India’s maternal mortality rate is high and accounts for 20 percent of global deaths occurring due to preventable causes related to pregnancy and childbirth. Though the Maternal Mortality Ratio has dropped from 212 deaths per 100,000 live births in 2007 to 130 deaths in 2014-16, the decline is not enough to meet the Sustainable Development Goal target of 70 deaths per 1,00,000 live births, and only three states-Kerala, Maharashtra and Tamil Nadu have been able to meet the target to date.
The 2018 Health Index spearheaded by the government’s policy think-tank, the NITI Aayog, and the Ministry of Health and Family Welfare have highlighted large gaps in overall performance of health indicators between the States and Union Territories. However, having data at the sub-state/district level will help improve health indicators and the latest initiative by the Harvard University and partners based on the NFHS-4 have mapped development indicators, and procured data reveals high burden of maternal health in West Bengal, Madhya Pradesh, Uttar Pradesh and Bihar.
Anemia is a known cause of maternal deaths and risk factor for low birth weight. This is a major determinant for infant morbidity, mortality and long-term impact on health outcomes in adult life. Evidence suggests ante-natal care and institutional delivery as key health interventions to reduce maternal and child deaths.
Despite the evidence almost 53 per cent women in India continue to suffer from anemia, and the absolute gap between the highest and lowest prevalence across parliamentary constituencies is 57.5 percent. West Bengal, Jharkhand, Dadra & Nagar Haveli, Chandigarh and Rajasthan have the highest proportion of anemic women. Constituencies with the greatest proportion of anemic women who suffer from the iron deficiency disease of anemia are: Purulia in West Bengal (80 per cent), which is represented by Mriganka Mahato of the All India Trinamool Congress; Dadra & Nagar Haveli (75.9 per cent), which is represented by Natubhai Gomanbhai Patel of reigning BJP; Chandigarh (74.4 per cent), represented by BJP’s Kirron Kher; Singhbhum in Jharkhand (74.4 per cent), represented by BJP’s Laxman Giluwa; and Belurghat in West Bengal (74.4 per cent), represented by Trinamool Congress’s Arpita Ghosh.
Kerala, Nagaland, Manipur and Mizoram have the lowest prevalence of anemia. Thiruvananthapuram, which is the constituency of the India National Congress’s Shashi Tharoor, has 22.5 per cent of women suffering from anemia. However, the north-eastern state of Nagaland has the lowest prevalence of this disease amongst its female population — a mere 23.5 per cent. The constituency is represented by Tokheho Yepthomi of Nationalist Democratic Progressive Party.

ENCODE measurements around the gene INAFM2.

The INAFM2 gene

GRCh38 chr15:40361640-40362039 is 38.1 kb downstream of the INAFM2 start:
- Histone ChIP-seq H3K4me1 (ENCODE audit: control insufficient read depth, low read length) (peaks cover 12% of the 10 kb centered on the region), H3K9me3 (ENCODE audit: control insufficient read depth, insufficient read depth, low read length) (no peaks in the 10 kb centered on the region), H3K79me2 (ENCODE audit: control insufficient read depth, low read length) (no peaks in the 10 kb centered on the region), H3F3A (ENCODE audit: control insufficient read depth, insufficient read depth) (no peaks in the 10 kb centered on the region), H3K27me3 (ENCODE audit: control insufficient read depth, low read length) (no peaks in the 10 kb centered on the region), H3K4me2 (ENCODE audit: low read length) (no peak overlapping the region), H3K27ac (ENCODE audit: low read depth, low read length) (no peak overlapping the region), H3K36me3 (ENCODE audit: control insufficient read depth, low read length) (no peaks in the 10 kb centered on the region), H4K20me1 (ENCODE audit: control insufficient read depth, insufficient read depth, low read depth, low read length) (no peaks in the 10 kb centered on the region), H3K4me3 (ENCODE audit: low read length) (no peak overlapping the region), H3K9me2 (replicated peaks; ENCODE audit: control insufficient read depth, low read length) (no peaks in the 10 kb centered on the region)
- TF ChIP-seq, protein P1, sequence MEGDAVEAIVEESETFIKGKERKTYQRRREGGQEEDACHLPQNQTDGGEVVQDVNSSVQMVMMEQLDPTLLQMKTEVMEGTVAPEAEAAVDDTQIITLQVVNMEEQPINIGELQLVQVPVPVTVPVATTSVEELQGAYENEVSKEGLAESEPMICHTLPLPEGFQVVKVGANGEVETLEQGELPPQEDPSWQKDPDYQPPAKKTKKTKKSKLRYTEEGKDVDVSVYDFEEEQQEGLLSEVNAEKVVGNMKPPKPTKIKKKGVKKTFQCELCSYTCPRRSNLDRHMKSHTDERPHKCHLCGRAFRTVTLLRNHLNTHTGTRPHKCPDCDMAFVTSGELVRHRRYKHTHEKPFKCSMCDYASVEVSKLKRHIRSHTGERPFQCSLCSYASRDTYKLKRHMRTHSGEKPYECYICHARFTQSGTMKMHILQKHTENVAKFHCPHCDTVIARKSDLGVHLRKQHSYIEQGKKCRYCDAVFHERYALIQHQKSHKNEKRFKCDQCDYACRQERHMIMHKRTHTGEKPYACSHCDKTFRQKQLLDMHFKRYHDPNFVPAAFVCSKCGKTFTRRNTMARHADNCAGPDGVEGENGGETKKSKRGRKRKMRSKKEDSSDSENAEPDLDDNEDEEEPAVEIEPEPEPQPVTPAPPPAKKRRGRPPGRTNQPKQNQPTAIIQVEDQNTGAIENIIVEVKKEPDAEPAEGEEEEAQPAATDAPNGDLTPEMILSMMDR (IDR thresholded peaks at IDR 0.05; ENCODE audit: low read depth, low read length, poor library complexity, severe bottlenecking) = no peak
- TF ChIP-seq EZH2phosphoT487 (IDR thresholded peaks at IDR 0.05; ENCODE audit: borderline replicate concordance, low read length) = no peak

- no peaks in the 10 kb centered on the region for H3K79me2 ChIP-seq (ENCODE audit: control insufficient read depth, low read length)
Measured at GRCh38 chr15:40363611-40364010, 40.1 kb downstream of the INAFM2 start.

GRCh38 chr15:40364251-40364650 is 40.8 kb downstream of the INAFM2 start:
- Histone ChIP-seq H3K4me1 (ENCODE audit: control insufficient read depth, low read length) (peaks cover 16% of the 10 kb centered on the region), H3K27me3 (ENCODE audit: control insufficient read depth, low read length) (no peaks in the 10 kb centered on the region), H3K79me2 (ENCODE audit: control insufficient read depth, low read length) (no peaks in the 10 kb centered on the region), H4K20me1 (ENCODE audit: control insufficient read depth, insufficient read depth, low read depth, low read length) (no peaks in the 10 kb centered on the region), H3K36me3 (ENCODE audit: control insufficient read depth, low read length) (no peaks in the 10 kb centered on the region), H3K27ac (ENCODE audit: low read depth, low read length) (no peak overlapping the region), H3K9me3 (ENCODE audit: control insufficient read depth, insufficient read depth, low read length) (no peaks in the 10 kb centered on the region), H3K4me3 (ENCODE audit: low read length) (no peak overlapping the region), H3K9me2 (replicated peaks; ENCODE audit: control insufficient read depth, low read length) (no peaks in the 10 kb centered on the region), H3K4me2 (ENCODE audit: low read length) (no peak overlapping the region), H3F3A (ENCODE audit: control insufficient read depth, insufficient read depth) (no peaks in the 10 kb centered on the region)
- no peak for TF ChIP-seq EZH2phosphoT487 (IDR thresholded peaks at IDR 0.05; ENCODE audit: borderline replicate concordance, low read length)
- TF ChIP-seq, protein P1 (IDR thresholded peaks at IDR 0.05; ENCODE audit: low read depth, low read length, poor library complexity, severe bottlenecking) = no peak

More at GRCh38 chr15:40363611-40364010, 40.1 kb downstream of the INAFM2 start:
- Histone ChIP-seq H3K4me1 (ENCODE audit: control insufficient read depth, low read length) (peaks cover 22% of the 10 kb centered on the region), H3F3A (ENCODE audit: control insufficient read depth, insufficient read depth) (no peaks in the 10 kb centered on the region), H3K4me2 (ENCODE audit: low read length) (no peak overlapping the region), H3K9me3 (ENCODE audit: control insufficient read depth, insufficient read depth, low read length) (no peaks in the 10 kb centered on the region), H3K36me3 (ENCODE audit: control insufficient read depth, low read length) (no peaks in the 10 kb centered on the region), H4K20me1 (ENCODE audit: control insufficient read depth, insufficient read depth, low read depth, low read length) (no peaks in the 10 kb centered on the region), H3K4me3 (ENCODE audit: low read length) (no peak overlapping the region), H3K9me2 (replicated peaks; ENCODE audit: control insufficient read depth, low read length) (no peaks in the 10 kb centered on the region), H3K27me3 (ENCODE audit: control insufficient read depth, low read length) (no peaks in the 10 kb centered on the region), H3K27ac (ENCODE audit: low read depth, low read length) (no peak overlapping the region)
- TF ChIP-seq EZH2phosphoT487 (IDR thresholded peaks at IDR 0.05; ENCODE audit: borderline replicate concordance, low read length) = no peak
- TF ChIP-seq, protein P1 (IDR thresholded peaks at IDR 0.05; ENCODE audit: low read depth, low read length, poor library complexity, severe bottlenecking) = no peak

Low birth weight (LBW) prevalence in India is 18 per cent, with no substantial decline in the incidence over the past few decades. The two constituencies with highest LBW are Mandsaur (35 per cent) and Ratlam (30.5 per cent) from Madhya Pradesh, the constituencies represented by BJP’s Sudhir Gupta and Kantilal Bhuria, respectively. They are followed by Karauli-Dhaulpur in Rajasthan (represented by BJP’s Manoj Rajoria) with an LBW prevalence rate of 28.3 per cent; Rampur in Uttar Pradesh with 27.5 per cent is ruled by BJP’s Nepal Singh; Sambhal in Uttar Pradesh with 27.1 per cent is represented by BJP’s Satya Pal Singh; North West Delhi area in national capital Delhi with 26.8 per cent LBW rate is represented by Udit Raj who was with the BJP but has now defected to the Congress. Ujjain in Rajasthan has 26.8 per cent of LBW, where the sitting MP is Chintamani Malviya of the BJP. The absolute gap across parliamentary constituencies is at 31 per cent, with the Northeastern state of Mizoram (4.1) with the lowest prevalence of low birth weight.
The Indian guidelines on maternal health recommend at least three antenatal (ANC) visits, but data shows poor coverage of ANC, averaged at a mere 31 per cent across the 543 constituencies of the country. The worst are across Uttar Pradesh and Bihar with eight constituencies below 10 per cent women who availed minimum of four ANC visits. Constituencies with low coverage are Bahraich in Uttar Pradesh (4.4 per cent) of BJP’s legislator Savitri Bai Phoole; Begusarai in Bihar (7.9 per cent) of BJP’s Bhola Singh; Katihar in Bihar (8.9 per cent) of Nationalist Congress Party’s Tariq Anwar; Nalanda in Bihar (9 per cent) of Janata Dal’s Kaushalendra Kumar; Darbhanga in Bihar (9.4 per cent) of BJP’s Kirti Azad; Madhepura in Bihar (9.6 per cent) of Rashtriya Janata Dal’s Pappu Yadav; and Kaisarganj in Uttar Pradesh (9.9 per cent) of BJP’s Brijbhushan Sharan Singh. The government should make efforts to increase the level of awareness and knowledge among women about the adequate utilisation of antenatal care services.